ISRC - International Sound Recording
The ISRC (International
Standard Recording Code) is the international identification
system for sound recordings and music videorecordings. Each
ISRC is a unique and permanent identifier for a specific
recording which can be permanently encoded into a product
as its digital fingerprint. Encoded ISRC provide the
means to automatically identify recordings for royalty payments.
The International Federation
of the Phonographic Industry (IFPI) recommends that all music
producers use ISRC.
Benefits of using ISRC
The ISRC system
is the key to royalty collection for recordings in the digital
has been developed in order to facilitate the accurate exchange
of information on the ownership, the use of recordings and
to simplify the administration of rights in them. It is a
global, unique method of identifying sound and music video
- ISRC is a unique,
reliable, international identification system.
- ISRC provides a unique
tool for the purpose of rights administration.
- ISRC is a useful
identification tool in the electronic distribution of
- ISRC coding is compatible
with standards developed in the field of consumer electronics
and is readable by hardware already used in the recording
- ISRC is cost effective
- it can be put into operation without requiring special
investment in equipment or technologies.
By identifying all sound and music video recordings
that are released, regardless of the format that they are
released in, the ISRC enables the tracking and tracing of
these recordings through the music value chain.
Potential users of sound and music video recordings
will also find it easier to obtain information about the current
rights owner because repertoire databases will provide this
information with the ISRC.
In addition in many territories the ISRC is
increasingly becoming a tool in the fight against piracy.
The adoption of the ISRC system by the music
community as a whole has the following benefits:
ISRC, being the worldwide
recognised standard for recording identification, can
easily be accepted and implemented internationally and
allow interoperation of different databases and systems.
The ISRC coding system
is compatible with standards developed in the field of
consumer electronics. Incorporated in appropriate digital
and manufactured recording media it is readable by hardware
The ISRC is increasingly
used in electronic copyright management systems and Digital
Rights Management systems.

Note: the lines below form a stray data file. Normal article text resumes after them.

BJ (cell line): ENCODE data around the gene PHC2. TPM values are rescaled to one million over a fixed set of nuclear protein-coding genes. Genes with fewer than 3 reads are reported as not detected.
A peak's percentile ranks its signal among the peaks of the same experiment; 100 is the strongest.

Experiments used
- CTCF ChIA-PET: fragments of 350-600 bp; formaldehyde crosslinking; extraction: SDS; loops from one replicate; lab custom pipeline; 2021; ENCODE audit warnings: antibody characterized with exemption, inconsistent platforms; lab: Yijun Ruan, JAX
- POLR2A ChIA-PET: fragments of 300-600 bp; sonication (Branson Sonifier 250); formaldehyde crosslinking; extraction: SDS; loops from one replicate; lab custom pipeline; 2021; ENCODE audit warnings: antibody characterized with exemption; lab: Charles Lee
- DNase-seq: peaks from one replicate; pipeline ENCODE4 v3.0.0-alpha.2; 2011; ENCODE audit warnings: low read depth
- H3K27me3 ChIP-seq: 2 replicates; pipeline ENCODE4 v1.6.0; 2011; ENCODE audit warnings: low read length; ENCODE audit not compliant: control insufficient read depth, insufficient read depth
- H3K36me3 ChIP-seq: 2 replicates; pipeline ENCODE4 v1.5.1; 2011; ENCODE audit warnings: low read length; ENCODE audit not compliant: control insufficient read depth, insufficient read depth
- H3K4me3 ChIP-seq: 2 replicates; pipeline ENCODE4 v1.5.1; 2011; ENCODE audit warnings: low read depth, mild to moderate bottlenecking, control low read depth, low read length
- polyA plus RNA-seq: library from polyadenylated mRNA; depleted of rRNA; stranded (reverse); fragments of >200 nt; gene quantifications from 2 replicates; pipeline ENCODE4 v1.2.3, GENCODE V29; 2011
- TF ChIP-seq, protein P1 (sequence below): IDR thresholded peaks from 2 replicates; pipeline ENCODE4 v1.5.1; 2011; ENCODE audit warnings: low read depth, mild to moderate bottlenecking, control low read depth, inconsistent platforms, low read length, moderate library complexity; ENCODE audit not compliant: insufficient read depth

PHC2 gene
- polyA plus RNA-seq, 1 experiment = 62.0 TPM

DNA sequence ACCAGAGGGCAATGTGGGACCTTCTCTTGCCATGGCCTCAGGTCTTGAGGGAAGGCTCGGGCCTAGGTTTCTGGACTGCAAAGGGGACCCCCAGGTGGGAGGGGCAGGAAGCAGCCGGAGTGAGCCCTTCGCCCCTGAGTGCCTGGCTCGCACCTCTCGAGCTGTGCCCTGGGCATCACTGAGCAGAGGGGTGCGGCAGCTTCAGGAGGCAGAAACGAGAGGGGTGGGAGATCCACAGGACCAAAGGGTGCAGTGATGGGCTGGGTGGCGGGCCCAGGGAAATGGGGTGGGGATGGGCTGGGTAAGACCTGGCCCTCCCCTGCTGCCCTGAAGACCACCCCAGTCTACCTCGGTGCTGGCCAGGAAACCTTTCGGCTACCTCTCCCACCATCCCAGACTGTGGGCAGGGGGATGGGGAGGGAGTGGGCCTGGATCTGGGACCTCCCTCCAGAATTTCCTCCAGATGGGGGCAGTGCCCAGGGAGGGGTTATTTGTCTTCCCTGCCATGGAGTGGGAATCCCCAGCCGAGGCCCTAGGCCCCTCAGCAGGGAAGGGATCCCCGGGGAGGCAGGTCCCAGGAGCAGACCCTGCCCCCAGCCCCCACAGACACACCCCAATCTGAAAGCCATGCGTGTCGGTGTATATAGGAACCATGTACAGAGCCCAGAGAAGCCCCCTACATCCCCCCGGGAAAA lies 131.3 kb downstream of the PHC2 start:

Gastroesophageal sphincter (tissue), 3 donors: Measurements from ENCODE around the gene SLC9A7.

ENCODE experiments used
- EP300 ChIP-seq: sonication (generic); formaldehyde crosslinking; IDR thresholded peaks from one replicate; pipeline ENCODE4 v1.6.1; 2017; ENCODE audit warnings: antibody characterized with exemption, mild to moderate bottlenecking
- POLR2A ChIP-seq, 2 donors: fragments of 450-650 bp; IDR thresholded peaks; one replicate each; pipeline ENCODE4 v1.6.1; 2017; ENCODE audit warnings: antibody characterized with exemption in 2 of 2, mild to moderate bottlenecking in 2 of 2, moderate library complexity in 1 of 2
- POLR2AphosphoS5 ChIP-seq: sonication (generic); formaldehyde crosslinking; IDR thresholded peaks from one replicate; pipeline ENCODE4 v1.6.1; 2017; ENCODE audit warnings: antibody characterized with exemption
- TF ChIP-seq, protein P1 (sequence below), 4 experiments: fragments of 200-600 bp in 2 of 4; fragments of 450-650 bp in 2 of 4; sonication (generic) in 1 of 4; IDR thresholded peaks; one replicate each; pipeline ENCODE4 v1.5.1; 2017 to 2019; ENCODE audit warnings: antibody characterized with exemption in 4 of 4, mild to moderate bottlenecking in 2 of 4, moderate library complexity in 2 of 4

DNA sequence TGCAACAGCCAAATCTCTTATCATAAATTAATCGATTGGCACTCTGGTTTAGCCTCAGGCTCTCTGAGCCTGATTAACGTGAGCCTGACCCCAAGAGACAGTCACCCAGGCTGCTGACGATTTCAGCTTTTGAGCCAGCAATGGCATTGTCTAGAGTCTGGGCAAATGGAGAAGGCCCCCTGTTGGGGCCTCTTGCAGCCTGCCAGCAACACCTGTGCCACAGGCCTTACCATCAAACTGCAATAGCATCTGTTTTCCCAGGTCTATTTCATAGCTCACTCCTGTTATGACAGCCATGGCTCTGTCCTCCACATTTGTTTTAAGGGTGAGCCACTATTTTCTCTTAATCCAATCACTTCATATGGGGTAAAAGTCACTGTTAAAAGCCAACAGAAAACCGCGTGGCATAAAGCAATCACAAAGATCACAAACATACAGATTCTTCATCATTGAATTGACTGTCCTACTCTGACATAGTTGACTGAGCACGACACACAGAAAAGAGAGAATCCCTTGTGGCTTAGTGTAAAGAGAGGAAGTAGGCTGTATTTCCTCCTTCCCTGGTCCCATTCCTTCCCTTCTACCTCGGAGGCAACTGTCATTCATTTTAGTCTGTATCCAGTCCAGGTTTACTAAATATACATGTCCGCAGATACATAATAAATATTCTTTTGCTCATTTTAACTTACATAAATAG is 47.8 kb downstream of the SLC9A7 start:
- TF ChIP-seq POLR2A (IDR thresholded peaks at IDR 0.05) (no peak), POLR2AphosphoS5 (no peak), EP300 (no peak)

The implementation of
ISRC is cost effective; ISRC can be put into operation
without requiring special investment in equipment. It
only requires a structure able to deal with the administration
of ISRC within the organisation using it.
we apply to get an ISRC?
National ISRC Agency for your territory. An up to date,
alphabetical list is available here.
If there is no ISRC Agency in your territory, you can obtain
an ISRC from the International ISRC Agency (email: email@example.com)
Does our company have to be a member of the International
Federation of the Phonographic Industry (IFPI) or my national
music industry trade association in order to be eligible to
assign ISRCs to our recordings?
No. The ISRC
System is constructed so that any entity creating sound
or music video recordings can issue ISRCs regardless of
their membership of, or standing with, industry associations
and other bodies.
How is an ISRC constructed?
An ISRC is
made up of four elements:
e.g. GB for the UK, or US for the USA, DE for Germany,
Code, a three alpha-numeric unique reference
Year of Reference,
the last two digits of the current year, e.g. ‘03’ for
Code, a five digit unique number, e.g. ‘00013’
The ISO Country Code and the Registrant Code
are issued by the National Agencies or by the International
ISRC Agency; the rest of the identifier is then allocated
by the entity wishing to identify their sound or music video
Are the hyphens included when encoding an ISRC onto a CD?
No. The hyphens
are only used when the ISRC Code is visually presented.
Please see Section 3.5.1
More detailed information about ISRC implementation
in software can be found in the ISRC Handbook, Section 4.10
Our company has just acquired the rights to a recording that